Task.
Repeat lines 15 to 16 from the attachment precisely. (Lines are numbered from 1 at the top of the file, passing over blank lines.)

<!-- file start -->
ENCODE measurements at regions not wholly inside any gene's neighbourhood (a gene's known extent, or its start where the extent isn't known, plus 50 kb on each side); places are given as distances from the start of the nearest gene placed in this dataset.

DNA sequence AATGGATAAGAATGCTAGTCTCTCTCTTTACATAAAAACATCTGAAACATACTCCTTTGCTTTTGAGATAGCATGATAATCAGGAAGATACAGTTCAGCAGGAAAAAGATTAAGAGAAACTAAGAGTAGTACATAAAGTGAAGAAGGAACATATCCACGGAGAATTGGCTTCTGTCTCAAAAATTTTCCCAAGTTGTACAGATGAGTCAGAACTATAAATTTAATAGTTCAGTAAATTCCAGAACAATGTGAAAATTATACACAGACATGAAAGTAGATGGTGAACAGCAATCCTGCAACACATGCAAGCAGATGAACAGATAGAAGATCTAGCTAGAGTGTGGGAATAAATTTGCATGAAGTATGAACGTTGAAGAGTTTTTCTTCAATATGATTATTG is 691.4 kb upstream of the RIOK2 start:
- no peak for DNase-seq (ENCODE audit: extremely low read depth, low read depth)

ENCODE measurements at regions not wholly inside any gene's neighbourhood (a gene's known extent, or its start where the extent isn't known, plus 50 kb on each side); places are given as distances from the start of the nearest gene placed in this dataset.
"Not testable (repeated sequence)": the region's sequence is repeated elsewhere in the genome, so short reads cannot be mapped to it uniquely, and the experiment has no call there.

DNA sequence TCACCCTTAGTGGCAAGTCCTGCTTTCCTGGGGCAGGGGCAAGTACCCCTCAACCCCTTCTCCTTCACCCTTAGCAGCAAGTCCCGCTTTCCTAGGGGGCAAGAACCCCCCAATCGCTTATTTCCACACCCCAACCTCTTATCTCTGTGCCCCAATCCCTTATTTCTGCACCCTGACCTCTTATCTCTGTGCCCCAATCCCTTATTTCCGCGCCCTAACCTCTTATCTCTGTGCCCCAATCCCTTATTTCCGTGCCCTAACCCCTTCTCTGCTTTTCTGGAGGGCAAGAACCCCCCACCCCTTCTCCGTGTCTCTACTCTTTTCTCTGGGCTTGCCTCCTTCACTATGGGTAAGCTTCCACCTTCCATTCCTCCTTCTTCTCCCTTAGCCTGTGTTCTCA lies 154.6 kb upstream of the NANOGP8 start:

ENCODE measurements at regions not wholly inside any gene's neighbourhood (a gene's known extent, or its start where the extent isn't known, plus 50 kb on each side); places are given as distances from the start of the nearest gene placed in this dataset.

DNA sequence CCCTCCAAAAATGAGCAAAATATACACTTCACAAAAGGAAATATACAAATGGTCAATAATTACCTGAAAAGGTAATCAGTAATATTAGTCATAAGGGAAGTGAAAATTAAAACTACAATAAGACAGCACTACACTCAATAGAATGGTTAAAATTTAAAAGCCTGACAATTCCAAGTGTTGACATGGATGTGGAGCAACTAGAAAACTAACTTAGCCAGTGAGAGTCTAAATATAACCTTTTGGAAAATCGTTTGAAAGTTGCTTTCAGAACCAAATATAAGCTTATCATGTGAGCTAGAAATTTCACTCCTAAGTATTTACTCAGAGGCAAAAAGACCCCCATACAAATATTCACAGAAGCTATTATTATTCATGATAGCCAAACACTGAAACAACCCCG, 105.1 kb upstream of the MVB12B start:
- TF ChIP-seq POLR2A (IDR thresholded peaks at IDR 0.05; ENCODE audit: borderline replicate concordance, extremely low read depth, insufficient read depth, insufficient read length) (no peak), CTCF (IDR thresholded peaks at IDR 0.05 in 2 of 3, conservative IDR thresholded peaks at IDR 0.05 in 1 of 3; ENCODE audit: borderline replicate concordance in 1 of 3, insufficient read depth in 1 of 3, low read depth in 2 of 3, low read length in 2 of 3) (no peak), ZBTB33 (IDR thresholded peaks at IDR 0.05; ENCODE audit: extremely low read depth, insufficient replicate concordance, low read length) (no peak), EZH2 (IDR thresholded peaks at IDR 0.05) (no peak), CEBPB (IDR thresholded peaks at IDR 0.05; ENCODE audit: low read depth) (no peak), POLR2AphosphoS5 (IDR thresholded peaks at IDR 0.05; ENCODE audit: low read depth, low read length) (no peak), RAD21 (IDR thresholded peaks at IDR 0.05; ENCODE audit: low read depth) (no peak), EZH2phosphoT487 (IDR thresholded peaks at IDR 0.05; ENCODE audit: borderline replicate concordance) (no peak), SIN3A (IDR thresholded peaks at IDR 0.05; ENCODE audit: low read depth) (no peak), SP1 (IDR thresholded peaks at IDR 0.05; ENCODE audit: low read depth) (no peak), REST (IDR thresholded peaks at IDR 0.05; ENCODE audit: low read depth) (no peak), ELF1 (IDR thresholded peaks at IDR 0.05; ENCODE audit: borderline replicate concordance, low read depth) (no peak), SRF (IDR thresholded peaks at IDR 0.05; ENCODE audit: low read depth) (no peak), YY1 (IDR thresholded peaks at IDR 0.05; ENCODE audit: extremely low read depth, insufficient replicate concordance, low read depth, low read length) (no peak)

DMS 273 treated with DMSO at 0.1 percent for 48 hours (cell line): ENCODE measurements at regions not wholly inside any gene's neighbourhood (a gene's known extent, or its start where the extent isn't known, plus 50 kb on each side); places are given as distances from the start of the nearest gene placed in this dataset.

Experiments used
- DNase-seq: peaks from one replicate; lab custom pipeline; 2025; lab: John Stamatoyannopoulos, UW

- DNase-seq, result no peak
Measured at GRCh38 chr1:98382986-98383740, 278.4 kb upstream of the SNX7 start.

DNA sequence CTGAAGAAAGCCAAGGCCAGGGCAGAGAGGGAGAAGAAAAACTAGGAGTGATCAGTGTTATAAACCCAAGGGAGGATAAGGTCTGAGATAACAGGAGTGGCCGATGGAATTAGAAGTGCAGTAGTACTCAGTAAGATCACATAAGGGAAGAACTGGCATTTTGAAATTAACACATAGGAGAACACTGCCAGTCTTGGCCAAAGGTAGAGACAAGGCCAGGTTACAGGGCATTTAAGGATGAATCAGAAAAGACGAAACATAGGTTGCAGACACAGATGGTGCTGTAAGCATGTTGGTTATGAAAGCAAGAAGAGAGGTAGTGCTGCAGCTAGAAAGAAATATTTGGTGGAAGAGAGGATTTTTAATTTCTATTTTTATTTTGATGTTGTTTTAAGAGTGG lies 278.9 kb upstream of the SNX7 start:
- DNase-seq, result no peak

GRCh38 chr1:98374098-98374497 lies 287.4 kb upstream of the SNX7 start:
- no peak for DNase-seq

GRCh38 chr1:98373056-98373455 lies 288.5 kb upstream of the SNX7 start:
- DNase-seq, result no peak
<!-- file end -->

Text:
DNA sequence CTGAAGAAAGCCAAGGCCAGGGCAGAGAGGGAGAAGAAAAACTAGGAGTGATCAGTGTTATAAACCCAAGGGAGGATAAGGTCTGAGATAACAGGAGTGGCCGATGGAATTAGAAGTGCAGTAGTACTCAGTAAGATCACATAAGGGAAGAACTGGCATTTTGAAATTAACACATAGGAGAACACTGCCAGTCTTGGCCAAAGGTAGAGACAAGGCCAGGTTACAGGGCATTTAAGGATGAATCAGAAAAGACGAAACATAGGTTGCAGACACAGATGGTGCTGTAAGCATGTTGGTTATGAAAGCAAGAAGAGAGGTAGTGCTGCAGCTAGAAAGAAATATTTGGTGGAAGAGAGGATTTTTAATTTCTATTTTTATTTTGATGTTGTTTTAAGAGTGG lies 278.9 kb upstream of the SNX7 start:
- DNase-seq, result no peak